Get curi­ous: Want to learn. Ask ques­tions. Keep dig­ging. If you don’t have the desire to learn, don’t both­er. The most com­mon thing I say in Ital­ian is “Come se diche?” How do you say…? It may be fol­lowed by some real­ly poor attempts in Ital­ian, some Span­ish, lots of hand ges­tures or Eng­lish. But I’m always ask­ing: peo­ple, teach­ers, Google Trans­late, Siri.

It’s the same when build­ing a busi­ness. Ask ques­tions. Keep dig­ging. How have oth­ers done it? Why does it work that way? What are the “rules?” Which ones can you break? Be curi­ous. Ask ques­tions. Always Be Learn­ing.

Know how you learn. I know myself well enough to know that I’m not a great book learn­er. I need mul­ti­ple stim­uli when I’m learn­ing some­thing new to rein­force what I’m try­ing to pick up and so I don’t get bored or fried. What I’ve found works best is inte­grat­ing it into my life as much as pos­si­ble. Liv­ing it.

Before I left for my trip, I start­ed lis­ten­ing to a pod­cast called News in Slow Ital­ian that streams, yes, the news in Ital­ian that’s designed to be easy for begin­ners to fol­low. A cou­ple times a week I would lis­ten to that dur­ing my morn­ing runs or when I was in the car. I lis­ten to Mane­skin. I also down­loaded the Duolin­go app, which I absolute­ly love and try to do even 10 min­utes a day. I watched a few movies in Ital­ian with Ital­ian sub­ti­tles. I had an on-line tutor and found one in per­son for a few days here. I asked every­one at the hotel in Sar­dinia to only speak to me in Ital­ian. I go up to order at the bar. I stop in a shop to buy a bot­tle of water. The point is, I try a num­ber of dif­fer­ent ways to put myself out there and force myself to have inter­ac­tions in the lan­guage.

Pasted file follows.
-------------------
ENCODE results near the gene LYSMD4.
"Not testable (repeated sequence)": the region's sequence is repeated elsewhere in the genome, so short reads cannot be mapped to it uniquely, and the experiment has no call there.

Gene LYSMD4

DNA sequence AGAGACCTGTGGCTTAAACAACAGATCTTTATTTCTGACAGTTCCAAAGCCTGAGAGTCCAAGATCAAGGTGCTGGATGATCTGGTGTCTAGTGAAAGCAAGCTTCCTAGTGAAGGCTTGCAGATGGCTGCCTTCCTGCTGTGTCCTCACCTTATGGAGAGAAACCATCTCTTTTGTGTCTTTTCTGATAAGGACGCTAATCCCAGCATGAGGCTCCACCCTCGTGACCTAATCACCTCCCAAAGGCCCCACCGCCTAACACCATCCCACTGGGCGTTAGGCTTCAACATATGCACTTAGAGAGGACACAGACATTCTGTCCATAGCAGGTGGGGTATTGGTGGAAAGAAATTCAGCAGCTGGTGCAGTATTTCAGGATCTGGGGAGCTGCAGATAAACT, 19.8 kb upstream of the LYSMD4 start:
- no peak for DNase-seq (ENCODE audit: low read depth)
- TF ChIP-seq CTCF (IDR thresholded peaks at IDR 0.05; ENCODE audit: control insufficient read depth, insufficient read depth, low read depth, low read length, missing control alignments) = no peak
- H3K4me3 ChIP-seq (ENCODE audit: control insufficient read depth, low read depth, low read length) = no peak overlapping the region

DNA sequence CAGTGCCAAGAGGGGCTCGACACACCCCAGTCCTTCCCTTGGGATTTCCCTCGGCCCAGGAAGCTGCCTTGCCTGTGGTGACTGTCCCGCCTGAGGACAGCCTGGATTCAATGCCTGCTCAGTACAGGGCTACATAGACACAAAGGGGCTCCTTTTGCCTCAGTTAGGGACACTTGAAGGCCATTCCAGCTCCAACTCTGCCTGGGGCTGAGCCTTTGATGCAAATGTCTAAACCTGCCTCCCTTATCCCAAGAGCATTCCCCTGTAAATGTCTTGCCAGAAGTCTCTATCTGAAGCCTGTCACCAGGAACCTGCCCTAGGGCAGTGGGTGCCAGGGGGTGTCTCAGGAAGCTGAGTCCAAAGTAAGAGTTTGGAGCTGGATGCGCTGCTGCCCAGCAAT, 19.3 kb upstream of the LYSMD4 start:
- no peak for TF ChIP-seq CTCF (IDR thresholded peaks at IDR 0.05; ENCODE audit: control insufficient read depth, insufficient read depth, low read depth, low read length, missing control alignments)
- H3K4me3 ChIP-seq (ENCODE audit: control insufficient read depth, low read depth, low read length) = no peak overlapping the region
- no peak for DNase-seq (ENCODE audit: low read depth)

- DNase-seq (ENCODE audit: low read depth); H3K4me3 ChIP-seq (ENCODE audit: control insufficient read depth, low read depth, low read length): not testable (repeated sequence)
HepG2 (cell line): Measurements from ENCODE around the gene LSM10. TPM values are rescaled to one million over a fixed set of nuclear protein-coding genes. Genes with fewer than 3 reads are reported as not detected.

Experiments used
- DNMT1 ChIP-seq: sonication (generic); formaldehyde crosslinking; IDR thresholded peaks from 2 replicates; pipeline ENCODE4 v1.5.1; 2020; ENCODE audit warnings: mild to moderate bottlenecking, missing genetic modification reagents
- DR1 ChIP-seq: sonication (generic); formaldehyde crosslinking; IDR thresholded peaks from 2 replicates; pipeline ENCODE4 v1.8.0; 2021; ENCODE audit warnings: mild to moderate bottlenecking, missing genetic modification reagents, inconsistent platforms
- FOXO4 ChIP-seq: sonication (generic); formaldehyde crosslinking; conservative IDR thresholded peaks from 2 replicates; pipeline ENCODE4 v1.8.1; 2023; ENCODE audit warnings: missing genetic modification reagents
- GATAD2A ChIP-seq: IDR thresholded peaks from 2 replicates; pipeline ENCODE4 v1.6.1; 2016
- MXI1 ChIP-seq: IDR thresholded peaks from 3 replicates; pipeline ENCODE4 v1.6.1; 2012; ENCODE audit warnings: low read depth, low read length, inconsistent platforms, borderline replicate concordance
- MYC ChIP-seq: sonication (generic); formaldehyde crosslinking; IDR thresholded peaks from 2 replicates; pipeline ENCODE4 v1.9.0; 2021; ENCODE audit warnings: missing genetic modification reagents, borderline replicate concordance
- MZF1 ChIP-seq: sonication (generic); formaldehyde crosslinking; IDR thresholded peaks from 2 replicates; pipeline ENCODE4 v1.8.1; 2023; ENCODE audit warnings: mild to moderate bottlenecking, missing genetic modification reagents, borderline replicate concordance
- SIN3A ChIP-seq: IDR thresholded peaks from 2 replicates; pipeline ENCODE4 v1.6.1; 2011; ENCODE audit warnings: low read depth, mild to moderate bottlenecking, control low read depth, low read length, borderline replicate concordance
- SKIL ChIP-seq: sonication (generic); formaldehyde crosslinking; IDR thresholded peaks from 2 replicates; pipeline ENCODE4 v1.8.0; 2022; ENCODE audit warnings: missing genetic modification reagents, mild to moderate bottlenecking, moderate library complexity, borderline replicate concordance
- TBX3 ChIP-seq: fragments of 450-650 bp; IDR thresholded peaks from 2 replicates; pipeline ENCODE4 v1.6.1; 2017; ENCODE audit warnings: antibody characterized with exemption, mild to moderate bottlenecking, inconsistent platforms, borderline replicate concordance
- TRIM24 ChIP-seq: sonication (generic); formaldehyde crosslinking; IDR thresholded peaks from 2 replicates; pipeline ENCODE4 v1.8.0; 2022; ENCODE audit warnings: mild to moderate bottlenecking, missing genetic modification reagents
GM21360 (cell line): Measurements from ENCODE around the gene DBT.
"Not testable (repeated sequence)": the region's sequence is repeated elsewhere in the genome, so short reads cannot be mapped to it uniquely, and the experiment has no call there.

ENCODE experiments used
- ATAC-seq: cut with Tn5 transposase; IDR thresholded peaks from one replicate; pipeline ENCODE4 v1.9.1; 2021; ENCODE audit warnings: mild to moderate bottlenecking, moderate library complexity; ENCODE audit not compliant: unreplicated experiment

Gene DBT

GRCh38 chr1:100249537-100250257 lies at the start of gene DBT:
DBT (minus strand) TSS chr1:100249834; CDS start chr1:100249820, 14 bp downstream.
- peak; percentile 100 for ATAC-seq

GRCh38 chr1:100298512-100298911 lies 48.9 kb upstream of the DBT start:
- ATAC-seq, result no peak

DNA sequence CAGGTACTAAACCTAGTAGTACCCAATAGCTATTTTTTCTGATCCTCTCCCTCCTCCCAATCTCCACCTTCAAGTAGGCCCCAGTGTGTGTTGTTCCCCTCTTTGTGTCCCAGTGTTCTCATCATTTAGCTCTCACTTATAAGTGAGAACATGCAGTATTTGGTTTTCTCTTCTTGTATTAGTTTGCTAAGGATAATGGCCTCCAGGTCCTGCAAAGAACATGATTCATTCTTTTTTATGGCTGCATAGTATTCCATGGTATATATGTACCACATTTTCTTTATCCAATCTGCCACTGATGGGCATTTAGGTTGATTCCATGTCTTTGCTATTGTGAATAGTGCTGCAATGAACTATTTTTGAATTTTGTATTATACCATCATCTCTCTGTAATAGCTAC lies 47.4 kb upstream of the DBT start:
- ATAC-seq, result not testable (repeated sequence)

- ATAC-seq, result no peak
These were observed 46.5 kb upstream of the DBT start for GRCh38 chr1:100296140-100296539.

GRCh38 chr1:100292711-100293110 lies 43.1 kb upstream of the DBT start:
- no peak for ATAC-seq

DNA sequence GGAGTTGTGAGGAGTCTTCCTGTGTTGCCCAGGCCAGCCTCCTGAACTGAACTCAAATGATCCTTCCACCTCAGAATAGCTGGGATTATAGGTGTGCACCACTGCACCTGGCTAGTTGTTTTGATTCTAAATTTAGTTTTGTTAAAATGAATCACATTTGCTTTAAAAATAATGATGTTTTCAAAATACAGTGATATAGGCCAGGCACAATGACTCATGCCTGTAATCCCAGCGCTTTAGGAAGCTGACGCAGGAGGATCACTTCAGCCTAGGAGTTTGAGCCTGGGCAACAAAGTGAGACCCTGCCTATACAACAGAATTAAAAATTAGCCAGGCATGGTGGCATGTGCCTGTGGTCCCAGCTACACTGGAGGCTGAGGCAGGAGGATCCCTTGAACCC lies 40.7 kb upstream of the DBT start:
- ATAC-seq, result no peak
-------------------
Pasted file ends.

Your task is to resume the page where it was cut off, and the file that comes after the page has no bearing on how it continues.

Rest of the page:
Same with build­ing a com­pa­ny. Know your­self. What works for you? How do you learn? How are you lever­ag­ing mul­ti­ple strate­gies? Arti­cles. Pod­casts. Trade Shows. Experts. Get­ting out on the “streets,” what­ev­er that means in your indus­try. Inte­grat­ing it into your life. The way oth­ers have learned is only help­ful if you know how to apply it to YOU.

Make mis­takes. I just assume I’m prob­a­bly mak­ing 3–10 mis­takes every time I open my mouth to speak Ital­ian. So what? Of course I get embar­rassed and want to improve but I know the best way is to just keep try­ing. I know that these mis­takes are part of the learn­ing process. I am not try­ing to remem­ber every­thing. I’m not tak­ing note of all my mis­takes. I’m just let­ting it hap­pen and trust­ing that lit­tle by lit­tle my brain will sort it out.